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Optimization of Drug Delivery by Drug-Eluting Stents.

Bozsak F, Gonzalez-Rodriguez D, Sternberger Z, Belitz P, Bewley T, Chomaz JM, Barakat AI - PLoS ONE (2015)

Bottom Line: However, late stent thrombosis remains a safety concern in DES, mainly due to delayed healing of the endothelial wound inflicted during DES implantation.We show that optimizing the period of drug release from DES and the initial drug concentration within the coating has a drastic effect on DES performance.The results offer explanations for recent trends in the development of DES and demonstrate the potential for large improvements in DES design relative to the current state of commercial devices.

View Article: PubMed Central - PubMed

Affiliation: Laboratoire d'Hydrodynamique (LadHyX), École Polytechnique-CNRS, Palaiseau cedex, France.

ABSTRACT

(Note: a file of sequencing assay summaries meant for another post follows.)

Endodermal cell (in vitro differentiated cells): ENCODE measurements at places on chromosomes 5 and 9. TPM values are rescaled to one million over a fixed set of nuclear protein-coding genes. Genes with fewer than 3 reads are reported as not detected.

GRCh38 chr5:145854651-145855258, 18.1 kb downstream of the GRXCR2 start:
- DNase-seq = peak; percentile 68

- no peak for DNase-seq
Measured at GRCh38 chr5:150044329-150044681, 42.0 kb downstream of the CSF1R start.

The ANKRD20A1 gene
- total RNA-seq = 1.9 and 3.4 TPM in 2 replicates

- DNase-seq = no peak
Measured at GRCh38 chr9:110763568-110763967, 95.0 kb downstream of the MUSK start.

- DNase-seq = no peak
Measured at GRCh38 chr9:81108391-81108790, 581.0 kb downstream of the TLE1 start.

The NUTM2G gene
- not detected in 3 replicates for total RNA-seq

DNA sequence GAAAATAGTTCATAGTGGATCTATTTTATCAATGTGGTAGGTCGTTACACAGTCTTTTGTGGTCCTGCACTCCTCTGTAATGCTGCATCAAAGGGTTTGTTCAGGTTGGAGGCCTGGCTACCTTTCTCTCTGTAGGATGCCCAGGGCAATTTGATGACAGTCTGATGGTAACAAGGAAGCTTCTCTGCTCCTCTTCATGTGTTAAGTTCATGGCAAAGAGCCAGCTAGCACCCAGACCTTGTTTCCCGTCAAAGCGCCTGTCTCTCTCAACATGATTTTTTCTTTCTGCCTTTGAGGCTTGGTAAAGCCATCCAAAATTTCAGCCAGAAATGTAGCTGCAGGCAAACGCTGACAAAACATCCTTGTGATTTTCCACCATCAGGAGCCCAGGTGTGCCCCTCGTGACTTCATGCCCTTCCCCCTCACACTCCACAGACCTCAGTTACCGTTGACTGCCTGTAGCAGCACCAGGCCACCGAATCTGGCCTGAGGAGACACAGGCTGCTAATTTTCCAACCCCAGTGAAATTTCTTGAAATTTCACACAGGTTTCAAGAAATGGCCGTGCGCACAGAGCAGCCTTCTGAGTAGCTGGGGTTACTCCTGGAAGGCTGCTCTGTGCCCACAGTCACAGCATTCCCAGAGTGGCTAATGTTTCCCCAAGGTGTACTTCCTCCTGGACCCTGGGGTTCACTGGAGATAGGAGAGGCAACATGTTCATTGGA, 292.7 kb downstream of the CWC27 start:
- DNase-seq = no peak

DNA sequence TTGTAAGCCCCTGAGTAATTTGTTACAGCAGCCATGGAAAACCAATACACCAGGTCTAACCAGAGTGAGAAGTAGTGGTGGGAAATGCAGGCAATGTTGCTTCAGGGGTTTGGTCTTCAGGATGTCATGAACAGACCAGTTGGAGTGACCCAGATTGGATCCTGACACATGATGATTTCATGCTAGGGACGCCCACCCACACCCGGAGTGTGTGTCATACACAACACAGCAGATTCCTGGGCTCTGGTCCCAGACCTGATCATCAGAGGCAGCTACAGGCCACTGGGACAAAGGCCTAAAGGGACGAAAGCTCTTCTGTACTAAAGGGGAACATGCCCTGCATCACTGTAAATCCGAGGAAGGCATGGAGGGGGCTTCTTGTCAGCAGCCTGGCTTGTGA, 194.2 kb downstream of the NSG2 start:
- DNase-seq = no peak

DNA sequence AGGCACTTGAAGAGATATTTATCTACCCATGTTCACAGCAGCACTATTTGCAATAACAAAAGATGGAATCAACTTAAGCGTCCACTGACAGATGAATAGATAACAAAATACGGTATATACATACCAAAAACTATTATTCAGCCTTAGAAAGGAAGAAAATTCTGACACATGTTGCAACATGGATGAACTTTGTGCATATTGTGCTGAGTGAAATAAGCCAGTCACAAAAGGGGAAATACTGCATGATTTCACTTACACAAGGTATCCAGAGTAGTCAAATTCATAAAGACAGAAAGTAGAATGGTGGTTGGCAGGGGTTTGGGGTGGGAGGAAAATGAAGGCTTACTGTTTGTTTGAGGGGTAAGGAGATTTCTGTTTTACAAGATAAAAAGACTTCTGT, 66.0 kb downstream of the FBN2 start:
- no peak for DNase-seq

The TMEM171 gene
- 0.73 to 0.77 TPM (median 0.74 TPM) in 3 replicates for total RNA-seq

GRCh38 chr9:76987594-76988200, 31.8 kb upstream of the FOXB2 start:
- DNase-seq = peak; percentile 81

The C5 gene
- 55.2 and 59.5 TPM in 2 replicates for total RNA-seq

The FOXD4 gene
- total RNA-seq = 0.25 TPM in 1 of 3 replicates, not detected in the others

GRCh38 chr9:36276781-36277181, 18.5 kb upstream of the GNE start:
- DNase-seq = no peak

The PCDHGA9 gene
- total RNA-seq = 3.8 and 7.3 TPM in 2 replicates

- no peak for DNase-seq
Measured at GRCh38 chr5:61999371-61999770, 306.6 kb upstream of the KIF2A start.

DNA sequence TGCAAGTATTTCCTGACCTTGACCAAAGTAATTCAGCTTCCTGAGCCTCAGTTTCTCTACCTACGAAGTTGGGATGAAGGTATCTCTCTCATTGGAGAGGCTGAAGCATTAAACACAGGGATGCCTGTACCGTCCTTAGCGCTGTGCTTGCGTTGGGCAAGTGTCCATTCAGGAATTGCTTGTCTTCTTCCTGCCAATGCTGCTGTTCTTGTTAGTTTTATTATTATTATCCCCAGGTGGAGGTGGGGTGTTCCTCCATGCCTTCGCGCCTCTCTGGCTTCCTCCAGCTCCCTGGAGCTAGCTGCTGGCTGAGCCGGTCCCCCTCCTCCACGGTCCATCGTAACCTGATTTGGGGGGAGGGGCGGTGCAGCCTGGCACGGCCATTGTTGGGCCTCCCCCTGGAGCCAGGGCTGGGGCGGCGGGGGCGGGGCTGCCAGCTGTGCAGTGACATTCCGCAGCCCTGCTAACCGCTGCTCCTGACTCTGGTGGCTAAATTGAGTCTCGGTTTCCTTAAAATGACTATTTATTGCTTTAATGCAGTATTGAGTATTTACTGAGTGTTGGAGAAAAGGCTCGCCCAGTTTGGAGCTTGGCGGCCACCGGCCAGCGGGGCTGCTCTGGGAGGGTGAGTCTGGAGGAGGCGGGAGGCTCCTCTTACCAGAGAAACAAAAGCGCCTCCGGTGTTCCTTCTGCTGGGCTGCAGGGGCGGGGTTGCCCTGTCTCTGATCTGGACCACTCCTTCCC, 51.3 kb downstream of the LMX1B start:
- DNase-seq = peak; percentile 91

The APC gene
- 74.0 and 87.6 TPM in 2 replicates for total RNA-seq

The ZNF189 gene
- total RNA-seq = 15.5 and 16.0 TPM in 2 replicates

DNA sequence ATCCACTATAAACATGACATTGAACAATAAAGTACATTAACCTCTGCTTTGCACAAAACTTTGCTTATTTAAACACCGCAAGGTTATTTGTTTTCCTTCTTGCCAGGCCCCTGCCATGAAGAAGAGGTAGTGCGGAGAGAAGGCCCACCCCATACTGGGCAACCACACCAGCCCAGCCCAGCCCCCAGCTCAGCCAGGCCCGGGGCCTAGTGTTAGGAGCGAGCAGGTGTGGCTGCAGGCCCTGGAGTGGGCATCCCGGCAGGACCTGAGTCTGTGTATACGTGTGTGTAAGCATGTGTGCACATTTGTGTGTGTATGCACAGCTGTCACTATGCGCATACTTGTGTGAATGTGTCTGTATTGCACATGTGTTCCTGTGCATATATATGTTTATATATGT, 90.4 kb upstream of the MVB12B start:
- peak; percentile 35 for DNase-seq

Drug-eluting stents (DES), which release anti-proliferative drugs into the arterial wall in a controlled manner, have drastically reduced the rate of in-stent restenosis and revolutionized the treatment of atherosclerosis. However, late stent thrombosis remains a safety concern in DES, mainly due to delayed healing of the endothelial wound inflicted during DES implantation. We present a framework to optimize DES design such that restenosis is inhibited without affecting the endothelial healing process. To this end, we have developed a computational model of fluid flow and drug transport in stented arteries and have used this model to establish a metric for quantifying DES performance. The model takes into account the multi-layered structure of the arterial wall and incorporates a reversible binding model to describe drug interaction with the cells of the arterial wall. The model is coupled to a novel optimization algorithm that allows identification of optimal DES designs. We show that optimizing the period of drug release from DES and the initial drug concentration within the coating has a drastic effect on DES performance. Paclitaxel-eluting stents perform optimally by releasing their drug either very rapidly (within a few hours) or very slowly (over periods of several months up to one year) at concentrations considerably lower than current DES. In contrast, sirolimus-eluting stents perform optimally only when drug release is slow. The results offer explanations for recent trends in the development of DES and demonstrate the potential for large improvements in DES design relative to the current state of commercial devices.